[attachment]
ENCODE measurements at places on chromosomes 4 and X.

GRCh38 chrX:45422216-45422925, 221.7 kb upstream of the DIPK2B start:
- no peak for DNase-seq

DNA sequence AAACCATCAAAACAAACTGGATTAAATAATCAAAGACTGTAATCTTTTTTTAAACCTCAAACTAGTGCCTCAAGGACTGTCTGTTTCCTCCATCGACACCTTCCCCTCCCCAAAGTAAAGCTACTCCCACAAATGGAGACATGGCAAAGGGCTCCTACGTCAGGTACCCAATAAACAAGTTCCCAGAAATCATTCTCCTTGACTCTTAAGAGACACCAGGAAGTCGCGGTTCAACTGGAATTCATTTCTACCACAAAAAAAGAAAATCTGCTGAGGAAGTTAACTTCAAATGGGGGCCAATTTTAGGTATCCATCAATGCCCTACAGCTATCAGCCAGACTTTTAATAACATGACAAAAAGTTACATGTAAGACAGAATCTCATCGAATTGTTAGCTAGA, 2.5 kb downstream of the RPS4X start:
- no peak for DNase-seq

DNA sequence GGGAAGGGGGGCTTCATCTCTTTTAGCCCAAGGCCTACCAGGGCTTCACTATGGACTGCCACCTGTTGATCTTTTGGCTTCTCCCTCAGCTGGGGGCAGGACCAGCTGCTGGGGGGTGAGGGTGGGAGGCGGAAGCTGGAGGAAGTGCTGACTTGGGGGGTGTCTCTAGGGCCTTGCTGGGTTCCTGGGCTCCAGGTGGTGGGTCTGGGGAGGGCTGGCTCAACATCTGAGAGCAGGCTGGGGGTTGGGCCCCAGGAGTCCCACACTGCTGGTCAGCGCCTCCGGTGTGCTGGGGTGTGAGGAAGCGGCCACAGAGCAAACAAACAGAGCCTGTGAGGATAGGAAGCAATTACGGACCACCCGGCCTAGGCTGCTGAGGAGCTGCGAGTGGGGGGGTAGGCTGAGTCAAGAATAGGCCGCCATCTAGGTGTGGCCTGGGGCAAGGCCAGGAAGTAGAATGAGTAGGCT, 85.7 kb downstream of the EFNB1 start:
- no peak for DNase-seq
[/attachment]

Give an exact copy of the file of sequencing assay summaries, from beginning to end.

ENCODE measurements at places on chromosomes 4 and X.

GRCh38 chrX:45422216-45422925, 221.7 kb upstream of the DIPK2B start:
- no peak for DNase-seq

DNA sequence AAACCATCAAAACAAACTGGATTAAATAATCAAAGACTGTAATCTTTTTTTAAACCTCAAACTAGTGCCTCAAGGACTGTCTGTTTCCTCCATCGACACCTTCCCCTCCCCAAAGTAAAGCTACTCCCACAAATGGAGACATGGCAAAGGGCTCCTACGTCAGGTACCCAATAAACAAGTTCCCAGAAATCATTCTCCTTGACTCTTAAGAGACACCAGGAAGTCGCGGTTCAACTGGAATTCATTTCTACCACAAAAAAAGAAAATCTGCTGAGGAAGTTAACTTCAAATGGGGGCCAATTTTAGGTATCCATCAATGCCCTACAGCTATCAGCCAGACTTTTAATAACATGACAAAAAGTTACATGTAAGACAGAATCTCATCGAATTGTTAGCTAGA, 2.5 kb downstream of the RPS4X start:
- no peak for DNase-seq

DNA sequence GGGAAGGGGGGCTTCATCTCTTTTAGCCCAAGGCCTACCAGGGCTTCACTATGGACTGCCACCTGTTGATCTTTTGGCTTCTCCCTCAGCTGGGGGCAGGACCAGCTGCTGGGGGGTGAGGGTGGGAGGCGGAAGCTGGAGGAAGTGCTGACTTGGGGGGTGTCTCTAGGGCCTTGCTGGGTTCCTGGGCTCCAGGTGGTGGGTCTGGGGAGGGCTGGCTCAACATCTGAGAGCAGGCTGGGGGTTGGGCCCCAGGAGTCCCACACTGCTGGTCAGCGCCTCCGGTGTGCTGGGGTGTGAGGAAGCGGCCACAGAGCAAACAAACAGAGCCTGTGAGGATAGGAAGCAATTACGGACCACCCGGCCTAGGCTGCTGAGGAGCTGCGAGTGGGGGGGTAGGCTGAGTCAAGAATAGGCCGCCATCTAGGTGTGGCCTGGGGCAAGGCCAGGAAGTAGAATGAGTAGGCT, 85.7 kb downstream of the EFNB1 start:
- no peak for DNase-seq